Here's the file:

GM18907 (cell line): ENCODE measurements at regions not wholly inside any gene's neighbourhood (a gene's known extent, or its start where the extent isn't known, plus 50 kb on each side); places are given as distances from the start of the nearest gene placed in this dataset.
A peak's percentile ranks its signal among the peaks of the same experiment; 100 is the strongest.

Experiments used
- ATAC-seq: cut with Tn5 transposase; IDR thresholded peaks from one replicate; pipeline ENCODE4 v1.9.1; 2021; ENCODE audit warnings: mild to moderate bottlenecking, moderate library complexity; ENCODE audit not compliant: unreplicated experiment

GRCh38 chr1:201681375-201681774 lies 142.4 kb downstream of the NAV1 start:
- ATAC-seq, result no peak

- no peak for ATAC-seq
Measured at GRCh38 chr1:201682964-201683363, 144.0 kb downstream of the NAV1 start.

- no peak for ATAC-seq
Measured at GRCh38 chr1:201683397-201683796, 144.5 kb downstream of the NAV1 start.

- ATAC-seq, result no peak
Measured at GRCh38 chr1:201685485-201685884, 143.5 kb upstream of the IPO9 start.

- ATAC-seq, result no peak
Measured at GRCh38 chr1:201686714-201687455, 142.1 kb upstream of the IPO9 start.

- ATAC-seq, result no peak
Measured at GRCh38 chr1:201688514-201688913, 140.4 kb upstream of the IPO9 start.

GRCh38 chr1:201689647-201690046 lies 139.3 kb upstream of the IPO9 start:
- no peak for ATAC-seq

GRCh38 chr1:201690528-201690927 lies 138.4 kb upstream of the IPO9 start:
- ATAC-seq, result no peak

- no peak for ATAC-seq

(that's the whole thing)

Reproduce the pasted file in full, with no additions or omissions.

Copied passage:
GM18907 (cell line): ENCODE measurements at regions not wholly inside any gene's neighbourhood (a gene's known extent, or its start where the extent isn't known, plus 50 kb on each side); places are given as distances from the start of the nearest gene placed in this dataset.
A peak's percentile ranks its signal among the peaks of the same experiment; 100 is the strongest.

Experiments used
- ATAC-seq: cut with Tn5 transposase; IDR thresholded peaks from one replicate; pipeline ENCODE4 v1.9.1; 2021; ENCODE audit warnings: mild to moderate bottlenecking, moderate library complexity; ENCODE audit not compliant: unreplicated experiment

GRCh38 chr1:201681375-201681774 lies 142.4 kb downstream of the NAV1 start:
- ATAC-seq, result no peak

- no peak for ATAC-seq
Measured at GRCh38 chr1:201682964-201683363, 144.0 kb downstream of the NAV1 start.

- no peak for ATAC-seq
Measured at GRCh38 chr1:201683397-201683796, 144.5 kb downstream of the NAV1 start.

- ATAC-seq, result no peak
Measured at GRCh38 chr1:201685485-201685884, 143.5 kb upstream of the IPO9 start.

- ATAC-seq, result no peak
Measured at GRCh38 chr1:201686714-201687455, 142.1 kb upstream of the IPO9 start.

- ATAC-seq, result no peak
Measured at GRCh38 chr1:201688514-201688913, 140.4 kb upstream of the IPO9 start.

GRCh38 chr1:201689647-201690046 lies 139.3 kb upstream of the IPO9 start:
- no peak for ATAC-seq

GRCh38 chr1:201690528-201690927 lies 138.4 kb upstream of the IPO9 start:
- ATAC-seq, result no peak

- no peak for ATAC-seq